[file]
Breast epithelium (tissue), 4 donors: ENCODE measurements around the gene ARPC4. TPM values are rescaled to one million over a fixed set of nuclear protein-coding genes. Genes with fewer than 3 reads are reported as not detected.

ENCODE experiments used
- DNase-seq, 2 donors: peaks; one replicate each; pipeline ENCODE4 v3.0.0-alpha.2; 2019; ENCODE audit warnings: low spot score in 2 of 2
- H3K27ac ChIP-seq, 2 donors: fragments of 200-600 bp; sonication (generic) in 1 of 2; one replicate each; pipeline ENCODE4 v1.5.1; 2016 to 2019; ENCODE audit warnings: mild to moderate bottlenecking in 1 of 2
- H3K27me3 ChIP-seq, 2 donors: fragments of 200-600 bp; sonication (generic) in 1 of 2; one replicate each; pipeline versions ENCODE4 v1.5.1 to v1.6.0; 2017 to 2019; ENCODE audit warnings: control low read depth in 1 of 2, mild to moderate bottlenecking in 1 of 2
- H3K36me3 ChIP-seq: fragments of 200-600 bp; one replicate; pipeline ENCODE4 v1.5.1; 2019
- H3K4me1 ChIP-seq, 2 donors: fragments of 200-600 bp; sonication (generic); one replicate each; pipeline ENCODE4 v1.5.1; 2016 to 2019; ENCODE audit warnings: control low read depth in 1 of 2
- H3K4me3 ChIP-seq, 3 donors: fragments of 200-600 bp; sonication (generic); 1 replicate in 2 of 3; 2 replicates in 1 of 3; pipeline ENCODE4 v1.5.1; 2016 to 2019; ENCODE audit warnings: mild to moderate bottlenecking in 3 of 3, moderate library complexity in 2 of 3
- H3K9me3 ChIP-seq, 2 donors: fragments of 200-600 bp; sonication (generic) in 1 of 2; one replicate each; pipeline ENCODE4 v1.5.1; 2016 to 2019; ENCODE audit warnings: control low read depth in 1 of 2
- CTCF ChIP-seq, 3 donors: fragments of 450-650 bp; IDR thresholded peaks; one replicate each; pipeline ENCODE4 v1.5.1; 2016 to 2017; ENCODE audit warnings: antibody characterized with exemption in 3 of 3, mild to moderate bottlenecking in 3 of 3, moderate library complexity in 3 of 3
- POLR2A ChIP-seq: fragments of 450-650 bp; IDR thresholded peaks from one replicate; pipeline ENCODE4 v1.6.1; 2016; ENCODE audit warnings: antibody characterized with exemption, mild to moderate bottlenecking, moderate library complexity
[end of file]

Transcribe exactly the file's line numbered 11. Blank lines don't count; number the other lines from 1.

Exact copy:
- POLR2A ChIP-seq: fragments of 450-650 bp; IDR thresholded peaks from one replicate; pipeline ENCODE4 v1.6.1; 2016; ENCODE audit warnings: antibody characterized with exemption, mild to moderate bottlenecking, moderate library complexity